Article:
Reaction Time: Radical Cultural Conservatism after WWII


Radical Cultural Conservatism After World War II

A Conference Organized by The Academy of Finland Research Project

The Intellectual Heritage of Radical Cultural Conservatism

With the Intellectual Traditions in Ethics and Politics Research Group (ITEP),

The Subjectivity, Historicity, Communality Research Community (SHC)

And The Finnish Association of Researchers

House of Science and Letters, Lecture Hall 505 (5th floor)

Address: Kirkkokatu 6, Helsinki

June 4–5, 2015

Keynote lecture by Prof. Richard Wolin (City University of New York)

Radical cultural conservatism is one of the most significant, yet also most overlooked, intellectual trends in 20th-century Western political thought. It gained its classic contours in the work of Oswald Spengler, Charles Maurras, Edgar Jung, Ernst Jünger, Carl Schmitt, Martin Heidegger, Julius Evola, Mircea Eliade and others, and is again resurfacing as a salient force in 21st-century discourses. Radical cultural conservatism is not to be neglected if we wish to understand the historical background of late modern political fluctuations, such as the rise of a particular type of far-right ideology. This ideology cannot be traced back to National Socialism and classical fascism alone. Nazism and fascism were largely wiped out in WWII; radical cultural conservatism underwent a crisis, too, but nevertheless survived, first in the European academic community and later in European political life.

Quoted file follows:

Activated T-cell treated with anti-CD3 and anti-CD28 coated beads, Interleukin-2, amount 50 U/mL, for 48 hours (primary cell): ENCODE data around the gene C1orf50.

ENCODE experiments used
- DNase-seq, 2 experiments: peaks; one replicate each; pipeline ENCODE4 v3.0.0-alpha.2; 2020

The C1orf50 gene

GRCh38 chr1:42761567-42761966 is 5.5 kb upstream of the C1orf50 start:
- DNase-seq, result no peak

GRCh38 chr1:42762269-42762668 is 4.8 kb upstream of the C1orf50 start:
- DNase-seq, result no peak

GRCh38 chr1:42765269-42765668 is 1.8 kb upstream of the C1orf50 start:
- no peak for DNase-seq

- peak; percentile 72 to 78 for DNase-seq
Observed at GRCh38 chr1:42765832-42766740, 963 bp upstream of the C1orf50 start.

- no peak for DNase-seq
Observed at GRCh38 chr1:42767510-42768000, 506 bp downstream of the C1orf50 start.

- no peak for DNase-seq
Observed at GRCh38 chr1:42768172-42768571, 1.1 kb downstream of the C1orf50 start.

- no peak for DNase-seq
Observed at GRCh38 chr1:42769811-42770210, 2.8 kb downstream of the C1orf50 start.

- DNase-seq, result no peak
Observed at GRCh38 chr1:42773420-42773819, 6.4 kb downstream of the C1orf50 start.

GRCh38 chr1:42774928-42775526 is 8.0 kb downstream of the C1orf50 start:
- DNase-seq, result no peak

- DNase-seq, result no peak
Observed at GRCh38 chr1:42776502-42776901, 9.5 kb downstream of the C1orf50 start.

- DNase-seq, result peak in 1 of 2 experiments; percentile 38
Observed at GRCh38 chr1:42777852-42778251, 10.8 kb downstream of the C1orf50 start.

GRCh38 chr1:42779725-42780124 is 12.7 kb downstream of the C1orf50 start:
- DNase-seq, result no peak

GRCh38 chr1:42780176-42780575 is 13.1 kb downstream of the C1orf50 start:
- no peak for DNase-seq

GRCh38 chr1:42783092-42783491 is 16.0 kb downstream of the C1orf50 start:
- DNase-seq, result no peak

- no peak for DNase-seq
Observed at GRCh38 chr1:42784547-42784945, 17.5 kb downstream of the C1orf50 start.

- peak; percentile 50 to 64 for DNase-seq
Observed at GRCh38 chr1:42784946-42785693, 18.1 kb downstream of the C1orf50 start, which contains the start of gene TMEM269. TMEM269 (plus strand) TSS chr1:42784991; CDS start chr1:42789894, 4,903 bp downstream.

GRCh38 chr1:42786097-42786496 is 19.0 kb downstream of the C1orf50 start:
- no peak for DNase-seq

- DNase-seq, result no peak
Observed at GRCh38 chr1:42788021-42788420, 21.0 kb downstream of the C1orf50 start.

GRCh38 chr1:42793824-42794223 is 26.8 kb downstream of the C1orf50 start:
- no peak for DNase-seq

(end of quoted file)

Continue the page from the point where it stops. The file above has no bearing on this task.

Many radical conservatives, such as Eliade, Heidegger, Jünger, and Schmitt as well as their younger followers, continued to write and publish after the war. They inspired new generations of intellectuals and politicians in Europe and also in the United States, where the heritage of radical conservatism is visible in authors such as Leo Strauss, Friedrich A. Hayek, and Hans Morgenthau. In the 1960s, also proponents of the intellectual left adopted ideas developed by radical conservatives at the beginning of the century, first in Italy and subsequently in Germany, France, and the US. Even today, a number of those notions and concepts circulate in the academic world, including the ideas of violence as the origin of order, of conflict as the irreducible fact of human life, of sacrifice as the condition of meaning, and of universalism as a mask for imperialism.

Despite such continuities, the post-WWII heritage of radical cultural conservatism is a relatively unexplored page in modern intellectual history. The aim of the conference is to contribute to the filling of this lacuna and to critically examine the intellectual heritage of the radical conservative ideology by focusing on the ways in which this ideology was preserved, affirmed, reappropriated, and transformed in Western intellectual and political life since the 1940s. This will help to uncover the roots and developmental origins of contemporary radical conservative movements such as the Nouvelle Droite in France and Neo-Eurasianism in Russia, most prominently theorized by Alain de Benoist and Alexander Dugin, respectively.